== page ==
4. The email subscriber is then 'confirmed' and can begin to receive your emails.

Pros:

  • It's a much more robust process for keeping your email list clean.
  • You have less chance of being list bombed.
  • You know the email address supplied is active and accessible.
  • If you have subscribers in a region that mandates data protection (e.g. GDPR in UK or EU) then a double opt-in policy will satisfy the requirements that you have as an email subscriber list host.

Cons:

  • It's a slower process for your subscribers to join your list, with an extra step of 'friction'.

​

Summary:

I always use, and recommend the use of, a double opt-in policy for all my email subscribers. It keeps you safe, me safe, and just makes things a little more difficult for the more unscrupulous people that lurk amongst us in this digital world!


What kind of guarantee do you offer in your business? (if any)

It's kinda expected in most walks of life, right? You buy something and if it goes wrong (in any way), you normally have a route to follow, to have things put right.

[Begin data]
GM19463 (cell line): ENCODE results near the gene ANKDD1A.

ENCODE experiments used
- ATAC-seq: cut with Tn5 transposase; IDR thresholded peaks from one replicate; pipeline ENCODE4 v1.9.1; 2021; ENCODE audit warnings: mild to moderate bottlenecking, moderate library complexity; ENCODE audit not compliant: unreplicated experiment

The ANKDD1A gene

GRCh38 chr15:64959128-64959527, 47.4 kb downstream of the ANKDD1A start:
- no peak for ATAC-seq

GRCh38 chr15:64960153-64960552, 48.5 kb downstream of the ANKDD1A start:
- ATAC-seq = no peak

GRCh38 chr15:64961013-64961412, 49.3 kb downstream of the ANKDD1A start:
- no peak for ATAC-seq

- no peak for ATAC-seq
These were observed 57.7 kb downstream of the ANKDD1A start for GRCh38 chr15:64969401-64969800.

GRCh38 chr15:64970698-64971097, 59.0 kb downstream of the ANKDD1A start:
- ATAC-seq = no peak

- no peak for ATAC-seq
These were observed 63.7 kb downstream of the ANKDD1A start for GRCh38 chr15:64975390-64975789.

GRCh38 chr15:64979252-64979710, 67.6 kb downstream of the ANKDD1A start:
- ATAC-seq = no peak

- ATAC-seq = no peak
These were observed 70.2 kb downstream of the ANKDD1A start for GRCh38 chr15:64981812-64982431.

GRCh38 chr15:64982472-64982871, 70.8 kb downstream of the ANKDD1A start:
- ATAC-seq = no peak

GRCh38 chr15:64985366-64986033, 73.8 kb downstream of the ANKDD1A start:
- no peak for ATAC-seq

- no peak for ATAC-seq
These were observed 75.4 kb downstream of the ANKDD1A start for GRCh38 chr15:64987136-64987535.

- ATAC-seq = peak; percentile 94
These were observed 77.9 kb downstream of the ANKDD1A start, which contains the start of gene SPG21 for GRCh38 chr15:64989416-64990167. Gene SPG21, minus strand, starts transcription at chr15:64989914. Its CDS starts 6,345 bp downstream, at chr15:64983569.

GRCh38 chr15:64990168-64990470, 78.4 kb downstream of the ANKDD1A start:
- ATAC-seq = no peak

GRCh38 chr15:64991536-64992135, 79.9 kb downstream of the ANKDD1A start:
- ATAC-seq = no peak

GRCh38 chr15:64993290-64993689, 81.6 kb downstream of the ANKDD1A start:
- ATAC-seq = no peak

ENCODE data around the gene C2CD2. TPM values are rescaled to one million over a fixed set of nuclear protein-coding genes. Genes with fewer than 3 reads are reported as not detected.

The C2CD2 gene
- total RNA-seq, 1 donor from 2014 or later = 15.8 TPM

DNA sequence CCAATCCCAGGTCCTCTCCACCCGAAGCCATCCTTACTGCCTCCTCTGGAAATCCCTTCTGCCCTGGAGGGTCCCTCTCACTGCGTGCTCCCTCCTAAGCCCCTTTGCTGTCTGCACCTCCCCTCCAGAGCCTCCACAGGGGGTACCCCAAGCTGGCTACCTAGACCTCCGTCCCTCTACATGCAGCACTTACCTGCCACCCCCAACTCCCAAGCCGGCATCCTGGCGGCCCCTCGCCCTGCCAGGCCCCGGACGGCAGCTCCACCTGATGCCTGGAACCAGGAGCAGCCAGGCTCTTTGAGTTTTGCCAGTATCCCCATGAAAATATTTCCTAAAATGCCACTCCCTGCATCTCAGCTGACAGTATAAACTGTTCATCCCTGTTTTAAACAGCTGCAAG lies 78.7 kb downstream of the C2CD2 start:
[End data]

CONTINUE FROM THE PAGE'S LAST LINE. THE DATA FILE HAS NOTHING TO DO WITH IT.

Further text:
It could be your new car... develops a fault shortly after buying it.

It could be your iPhone that's stopped working after walking out the Apple store.

It can even be the milk you just bought that's "off" before it reaches your fridge.

Whatever it is, we expect there to be a way to be compensated for a purchase that hasn't met our expectations, and your customers will have the same expectation of you and your products/services.

But what about us solopreneurs who run a service-based business - how can we provide guarantees that will increase our sales conversion rates?

Well, there're a number of different types of guarantees that we can provide for our customers, so let's look at a couple of the most popular ones;

  • Unconditional Guarantee: This is where, no matter what, you have a guarantee that will cover any event or circumstance post-purchase. It could be buyer's remorse or simply a change of mind (or heart) about the purchase.